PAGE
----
In 2000, Thomson Multimedia purchased Technicolor from Carlton Television (owned by Carlton Communications) in the U.K. and began a move into the broadcast management, facilities and services market with the purchase of Corinthian Television, becoming Thomson Multimedia until 2002 and acquiring the Grass Valley Group. Thomson then purchased the Moving Picture Company from ITV and the internet startup Singingfish, but then sold it to AOL in late 2004. In 2004, Thomson increased its stake in the Bangalore, India based company Celstream Technologies, which specializes in product engineering. Cirpack, a softswitch manufacturer, was incorporated and acquired in April 2005. In July 2005, Thomson agreed to purchase PRN Corporation for $285 million. In December 2005, Thomson re-purchased the Broadcast & Multimedia part of Thales Group.

In September 2005 Thomson first showed its Infinity camcorder. At the April 2006 launch, this was described as "a new line of IT-based acquisition, recording and storage devices."[4] It was designed to end the stranglehold of proprietary products in this market and was inspired by Grass Valley's then VP of Marketing Jeff Rosica's trip to Fry's Electronics in Burbank to buy a computer backup device.[5]

However on January 29, 2009, Thomson announced its intention to sell the PRN and Grass Valley businesses to focus on services business and improve its financial position.[6] This was one of the consequences of an enormous financial crisis in 2009, which forced the company to a total financial restructuring to avoid bankruptcy.[7] From 2010 to February 2011, "Technicolor" (having rebranded itself) divested these sub-businesses: Grass Valley and Broadcast to the Francisco Partners in July and December [8] along with the Transmission business to PARTER Capital Group; Head-end to the FCDE (Fonds de Consolidation et de Développement des Entreprises), and reintegration of PRN.[9]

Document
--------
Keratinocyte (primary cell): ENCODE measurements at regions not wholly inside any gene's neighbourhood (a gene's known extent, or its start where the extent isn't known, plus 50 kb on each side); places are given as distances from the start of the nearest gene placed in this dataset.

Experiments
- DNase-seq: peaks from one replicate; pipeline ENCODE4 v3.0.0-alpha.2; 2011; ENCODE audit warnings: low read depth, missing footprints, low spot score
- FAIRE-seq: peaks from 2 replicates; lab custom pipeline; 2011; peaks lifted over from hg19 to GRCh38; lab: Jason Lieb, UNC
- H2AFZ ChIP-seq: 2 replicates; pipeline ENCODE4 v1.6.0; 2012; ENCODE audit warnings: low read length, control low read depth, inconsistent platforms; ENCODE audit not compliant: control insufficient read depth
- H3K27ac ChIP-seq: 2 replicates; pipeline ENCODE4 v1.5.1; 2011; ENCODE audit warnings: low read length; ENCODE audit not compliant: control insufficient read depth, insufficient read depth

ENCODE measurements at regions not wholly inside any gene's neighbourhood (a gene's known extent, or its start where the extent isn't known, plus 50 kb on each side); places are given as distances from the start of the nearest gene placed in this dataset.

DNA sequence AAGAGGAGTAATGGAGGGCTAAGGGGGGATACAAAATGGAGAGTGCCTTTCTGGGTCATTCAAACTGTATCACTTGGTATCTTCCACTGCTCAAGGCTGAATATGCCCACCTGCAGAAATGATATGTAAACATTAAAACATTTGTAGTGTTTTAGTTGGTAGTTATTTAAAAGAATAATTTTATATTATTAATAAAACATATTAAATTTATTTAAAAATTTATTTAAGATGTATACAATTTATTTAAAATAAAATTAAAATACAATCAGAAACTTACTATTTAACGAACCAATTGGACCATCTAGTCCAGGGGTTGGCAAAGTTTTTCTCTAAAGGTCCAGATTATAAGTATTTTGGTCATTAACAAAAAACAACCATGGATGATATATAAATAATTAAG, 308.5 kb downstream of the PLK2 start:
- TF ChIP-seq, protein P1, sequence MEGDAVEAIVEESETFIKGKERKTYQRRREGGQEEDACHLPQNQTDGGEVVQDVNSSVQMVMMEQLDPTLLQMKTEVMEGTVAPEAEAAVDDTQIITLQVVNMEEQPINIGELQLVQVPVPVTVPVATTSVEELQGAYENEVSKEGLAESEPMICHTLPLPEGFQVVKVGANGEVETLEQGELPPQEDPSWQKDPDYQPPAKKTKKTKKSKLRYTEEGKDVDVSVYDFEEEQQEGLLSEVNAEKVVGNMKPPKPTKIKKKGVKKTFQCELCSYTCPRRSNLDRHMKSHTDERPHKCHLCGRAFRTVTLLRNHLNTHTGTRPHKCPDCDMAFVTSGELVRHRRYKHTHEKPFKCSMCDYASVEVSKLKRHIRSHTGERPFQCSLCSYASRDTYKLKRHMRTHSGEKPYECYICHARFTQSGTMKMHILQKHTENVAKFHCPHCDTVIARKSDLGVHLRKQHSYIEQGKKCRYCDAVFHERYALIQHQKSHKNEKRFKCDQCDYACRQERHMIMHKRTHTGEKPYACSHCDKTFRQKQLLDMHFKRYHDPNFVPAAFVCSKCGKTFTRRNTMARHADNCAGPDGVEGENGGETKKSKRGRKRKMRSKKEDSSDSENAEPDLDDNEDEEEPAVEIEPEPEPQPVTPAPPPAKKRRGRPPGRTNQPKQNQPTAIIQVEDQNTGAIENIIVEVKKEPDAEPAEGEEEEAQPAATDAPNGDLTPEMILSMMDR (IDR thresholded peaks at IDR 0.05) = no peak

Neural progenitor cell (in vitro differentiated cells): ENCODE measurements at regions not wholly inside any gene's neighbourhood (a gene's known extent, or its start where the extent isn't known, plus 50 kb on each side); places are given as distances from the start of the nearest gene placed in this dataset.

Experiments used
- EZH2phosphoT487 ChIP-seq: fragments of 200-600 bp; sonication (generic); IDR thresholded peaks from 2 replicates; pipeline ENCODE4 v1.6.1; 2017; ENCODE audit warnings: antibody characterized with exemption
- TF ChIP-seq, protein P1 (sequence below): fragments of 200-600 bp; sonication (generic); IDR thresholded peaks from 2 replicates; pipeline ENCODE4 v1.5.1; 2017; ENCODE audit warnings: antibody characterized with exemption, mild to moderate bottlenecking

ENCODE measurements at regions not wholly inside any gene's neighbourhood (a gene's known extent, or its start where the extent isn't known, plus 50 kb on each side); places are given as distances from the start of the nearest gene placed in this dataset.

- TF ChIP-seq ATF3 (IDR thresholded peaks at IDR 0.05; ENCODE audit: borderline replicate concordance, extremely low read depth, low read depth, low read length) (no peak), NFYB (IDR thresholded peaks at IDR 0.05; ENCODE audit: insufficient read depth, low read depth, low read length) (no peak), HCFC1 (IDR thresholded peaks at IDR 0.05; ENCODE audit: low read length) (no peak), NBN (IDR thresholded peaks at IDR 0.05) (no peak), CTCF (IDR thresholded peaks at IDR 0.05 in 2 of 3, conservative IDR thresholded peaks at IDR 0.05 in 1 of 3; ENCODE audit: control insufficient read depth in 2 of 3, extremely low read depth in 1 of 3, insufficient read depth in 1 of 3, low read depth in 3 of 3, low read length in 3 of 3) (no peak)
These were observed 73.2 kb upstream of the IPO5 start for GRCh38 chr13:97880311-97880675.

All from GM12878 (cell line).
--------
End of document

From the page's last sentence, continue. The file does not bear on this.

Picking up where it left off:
Private equity investment[edit]

On June 20, 2012, Vector Capital won a competitive bid for a minority stake in Technicolor,[10] beating JP Morgan with a surprise, last-minute bid.[11] With the investment of €167 - 191 million, Vector Capital will retain a minority stake in Technicolor of up to 29.94%.[12] Following the deal, on June 21, 2012, Technicolor named Remy Sautter as Chairman of the Board and appointed two Vector Capital representatives to the board, Alexander Slusky and David Fishman.[13]

Organisation[edit]

Executive Committee[edit]

  • Frederic Rose - CEO
  • David Chambeaud - HR & Sustainability
  • Vince Pizzica - Corporate Partnerships & Ventures
  • Michel Rahier - Operations Services & Transformation, Connected Home
  • Lanny Raimondo - Entertainment Services
  • Stéphane Rougeot - CFO & Strategy
  • Boris Teksler - Technology, Intellectual Property & Licensing

References[edit]

  1. ^ Cohen, David S. (January 26, 2010). "Technicolor reinventing itself". Variety. 
  2. ^ "Thomson Acquires Cirpack, the European Leader in Softswitch Solutions". April 21, 2005. 
  3. ^ David Tamés. "NAB 2006: Camera Wrap-up". CreativePlanetNetwork. 
  4. ^ "A conversation with John Naylor". Kino-Eye. April 28, 2006. 
  5. ^ "Thomson to Sell Grass Valley". tvtechnology.com. January 29, 2009. Retrieved 2009-01-29. 
  6. ^ "Technicolor Company Profile". Hoovers. 
  7. ^ "PE Firm Makes Binding Offer for Grass Valley". tvtechnology.com. July 27, 2010. Retrieved 2010-08-03. 
  8. ^ "Technicolor sells head-end business to FCDE, keeps PRN". 24 Feb 2011. 
  9. ^ David Benoit (25 Jul 2012). "Vector Capital beats J.P. Morgan in Technicolor wildness". Wall St. Journal. 
  10. ^ "Vector Capital wins Technicolor deal". Wall St. Journal. 20 Jun 2012. 
  11. ^ "Technicolor's general shareholders meeting approves the capital increases proposed by vector capital". 20 Jun 2012. 
  12. ^ Georg Szalai (21 Jun 2012). "France's Technicolor gets new chairman, seals deal to sell stake to US firm". Hollywood Reporter. 

External links[edit]